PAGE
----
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Thu, 2014-02-13 17:23Graham Readfearn
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Australia Appoints Climate Science Denier As Top New York Official

ONE block east of Grand Central station, in a skyscraper on 42nd St, is the office of Australia’s Consul-General.

It’s a high profile diplomatic role and one that gives business leaders, thinkers and politicians the chance to see what drives the Australian Government of the day.

In April, Australia will have a new Consul-General taking up that seat on New York's 42nd Street.

Seemingly in lock-step with the prevailing views of the conservative government in Australia, that man will be Nick Minchin — a rusted-on denier of the science of human-caused climate change and power broker in the country’s Liberal (that’s conservative) Party.

Minchin has claimed the “extreme Left” has used environmentalism as a way to try and “de-industrialise” the western world. He thinks human-caused climate change is a scare story.

Minchin’s appointment was announced by Australian Foreign Minister Julie Bishop, who said the consulate role was “high profile” and that it could be used to “influence perceptions of Australia” in the city.

She said Minchin’s role would be to influence “key individuals and companies across a range of sectors particularly business and politics.”

Things could get a little awkward if talk at those business and political lunches turns to climate change — which it surely will in a city acutely aware of its susceptibility to climate change impacts.

In April 2012, Minchin ridiculed the notion that human-caused climate change was a risk, writing in a column that “despite the hype” the ice at the world’s poles was not melting and that “our cities aren’t being submerged.”

Six months later, New York was submerged by the storm surge from ex-cyclone Sandy. 

Wed, 2012-09-12 17:00Graham Readfearn
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James Delingpole Raising Cash for Australian Climate Sceptic Think Tank

JAMES Delingpole is a UK columnist waging a long personal jihad against wind farms, environmentalists and climate science.

A resident blogger and columnist at The Daily Telegraph, Delingpole is probably best known for being among the first mainstream columnists to declare, wrongly as it turned out, that emails illegally hacked from an influential climate research unit showed scientists were trying to con the public.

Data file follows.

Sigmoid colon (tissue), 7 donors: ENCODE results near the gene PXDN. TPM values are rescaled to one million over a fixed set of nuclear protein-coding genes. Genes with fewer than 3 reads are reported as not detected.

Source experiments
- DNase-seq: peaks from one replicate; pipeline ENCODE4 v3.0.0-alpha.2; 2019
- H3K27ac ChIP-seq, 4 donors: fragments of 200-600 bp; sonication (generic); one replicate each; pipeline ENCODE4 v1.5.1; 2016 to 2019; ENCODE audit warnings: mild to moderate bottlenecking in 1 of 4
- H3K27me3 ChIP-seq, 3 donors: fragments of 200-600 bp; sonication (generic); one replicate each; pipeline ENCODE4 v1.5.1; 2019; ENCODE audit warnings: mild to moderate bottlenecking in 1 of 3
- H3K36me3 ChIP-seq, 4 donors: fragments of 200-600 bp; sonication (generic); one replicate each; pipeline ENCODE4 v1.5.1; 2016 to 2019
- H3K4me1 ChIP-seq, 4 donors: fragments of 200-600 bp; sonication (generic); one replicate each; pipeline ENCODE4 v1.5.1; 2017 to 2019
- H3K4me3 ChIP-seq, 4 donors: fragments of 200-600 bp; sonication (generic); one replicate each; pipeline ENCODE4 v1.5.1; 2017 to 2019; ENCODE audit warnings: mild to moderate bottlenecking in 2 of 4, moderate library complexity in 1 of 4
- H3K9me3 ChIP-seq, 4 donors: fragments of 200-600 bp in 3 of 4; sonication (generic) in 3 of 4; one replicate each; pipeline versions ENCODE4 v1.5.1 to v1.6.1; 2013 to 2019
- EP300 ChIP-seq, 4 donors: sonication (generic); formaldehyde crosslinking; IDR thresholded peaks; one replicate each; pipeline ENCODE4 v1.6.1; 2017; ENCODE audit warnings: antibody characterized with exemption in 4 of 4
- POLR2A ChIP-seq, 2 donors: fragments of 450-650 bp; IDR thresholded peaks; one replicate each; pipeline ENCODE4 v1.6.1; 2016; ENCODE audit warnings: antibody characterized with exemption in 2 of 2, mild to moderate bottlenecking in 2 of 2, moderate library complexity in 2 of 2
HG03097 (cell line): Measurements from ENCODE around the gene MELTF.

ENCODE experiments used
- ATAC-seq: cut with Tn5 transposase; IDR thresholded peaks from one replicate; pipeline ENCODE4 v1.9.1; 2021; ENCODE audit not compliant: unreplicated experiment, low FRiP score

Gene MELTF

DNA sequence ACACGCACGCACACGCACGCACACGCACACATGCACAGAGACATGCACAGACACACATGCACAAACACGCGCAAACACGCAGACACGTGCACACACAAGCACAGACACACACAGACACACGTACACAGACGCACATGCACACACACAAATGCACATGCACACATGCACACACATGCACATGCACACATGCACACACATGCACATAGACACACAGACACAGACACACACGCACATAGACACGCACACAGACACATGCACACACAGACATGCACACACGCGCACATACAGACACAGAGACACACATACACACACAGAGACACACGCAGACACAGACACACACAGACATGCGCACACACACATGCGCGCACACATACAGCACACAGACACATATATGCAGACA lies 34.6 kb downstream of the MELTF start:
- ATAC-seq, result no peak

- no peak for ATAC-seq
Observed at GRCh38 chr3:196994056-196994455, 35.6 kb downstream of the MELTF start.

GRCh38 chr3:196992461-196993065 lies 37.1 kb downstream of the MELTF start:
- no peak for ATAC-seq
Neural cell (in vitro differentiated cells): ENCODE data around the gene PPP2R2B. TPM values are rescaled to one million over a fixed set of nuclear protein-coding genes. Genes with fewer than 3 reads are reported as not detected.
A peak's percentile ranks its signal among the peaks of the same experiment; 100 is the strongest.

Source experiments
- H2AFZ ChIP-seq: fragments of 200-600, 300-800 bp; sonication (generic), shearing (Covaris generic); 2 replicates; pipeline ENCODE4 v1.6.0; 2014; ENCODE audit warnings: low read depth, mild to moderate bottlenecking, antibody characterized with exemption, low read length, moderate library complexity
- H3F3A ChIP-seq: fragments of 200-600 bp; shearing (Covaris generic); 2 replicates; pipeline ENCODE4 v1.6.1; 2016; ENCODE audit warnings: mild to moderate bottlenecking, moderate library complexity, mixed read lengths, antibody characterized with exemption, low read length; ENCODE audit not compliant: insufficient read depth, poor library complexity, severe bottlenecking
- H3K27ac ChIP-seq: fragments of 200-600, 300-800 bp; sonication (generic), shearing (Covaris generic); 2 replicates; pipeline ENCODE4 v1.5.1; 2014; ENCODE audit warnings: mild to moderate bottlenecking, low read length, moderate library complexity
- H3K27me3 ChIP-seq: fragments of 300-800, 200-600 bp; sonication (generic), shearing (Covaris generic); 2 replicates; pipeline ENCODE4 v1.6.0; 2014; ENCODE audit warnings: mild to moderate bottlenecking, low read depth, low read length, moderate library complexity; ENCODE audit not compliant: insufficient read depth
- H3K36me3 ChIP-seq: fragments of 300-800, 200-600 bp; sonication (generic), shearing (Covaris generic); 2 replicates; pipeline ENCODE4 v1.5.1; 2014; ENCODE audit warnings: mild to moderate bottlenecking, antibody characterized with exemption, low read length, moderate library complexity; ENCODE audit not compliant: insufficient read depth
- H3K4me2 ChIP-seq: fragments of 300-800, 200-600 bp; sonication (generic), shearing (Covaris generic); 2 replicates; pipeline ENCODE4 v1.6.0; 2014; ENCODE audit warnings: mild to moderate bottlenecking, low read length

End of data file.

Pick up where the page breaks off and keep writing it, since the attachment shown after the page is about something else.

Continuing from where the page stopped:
So he is the perfect person to be appealing for people to donate their cash to the Melbourne-based Institute of Public Affairs, a free market think tank which has been working for about 20 years on a campaign to mislead the public about climate science and the impact of carbon pricing.

In the appeal, Delingpole lauds the IPA's campaign against climate science and action on climate change. Readers of the appeal might be forgiven for thinking the IPA is struggling for cash. Says Delingpole: “Their budget is always stretched. If you don’t give them money they’ll go broke.”

Yet the IPA's most recent financial returns to the Australian Securities and Investments Commission suggest that rather than scrambling around for spare change, the think-tank is in fact in rude financial health.

Tue, 2012-08-07 15:35Graham Readfearn
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Andrew Bolt Cuts Ties With Climate Science Denying Galileo Movement Over Alleged Anti-Jewish Conspiracy Theory

ANDREW Bolt is Australia's loudest and most popular climate science doubt-spreader who just loves to stoke the fires of environmental conspiracy theorists with his daily splurge of blog posts and his weekly radio and TV shows.

The blogger and columnist in the Murdoch-owned News Ltd press describes climate change as a ”religious movement” and says climate scientists are part of a global conspiracy.

Bolt allows his commenters to refer to the United Nations as the “United Nazis” and regularly joins the “one world government” conspiracy theorists while pulling quotes out of context to insinuate “warmists” have ambitions of totalitarian “global management”. He maligns solar power at every opportunity and claims wind farms are an “insult to the intelligence”.

But there is at least one conspiracy theory which Andrew Bolt isn't happy to endorse. Up until last week, Bolt was listed as an adviser to one of Australia's most active climate denialist organisations the Galileo Movement. But then what happened?

In a report late last month in the Sydney Morning Herald, the Galileo Movement's project manager Malcolm Roberts, a former mining industry consultant, was asked if recent research led by US physicist Professor Richard Muller had swayed the group's thinking on human-caused climate change. The SMH report read

Mr Roberts said climate change science had been captured by ''some of the major banking families in the world'' who form a ''tight-knit cabal''. He said he understood that the group's views might sound strange, but claimed they were becoming increasingly popular.

''It does sound outlandish,'' Mr Roberts said. ''I, like you, was reluctant to believe it [but] there are significant things going on in Australia that people are waking up to. The UN's climate front is just a part of the overall UN 'Agenda 21', which is the sustainability program and the biodiversity program … But the biggest one's the UN agenda for global governance.''

The bit about “banking families” made its way to Bolt, who was apparently spooked and wrote Roberts an email saying his words “sounded very much like one of those Jewish world conspiracy theories that I despise”. After getting a reply, Bolt wrote: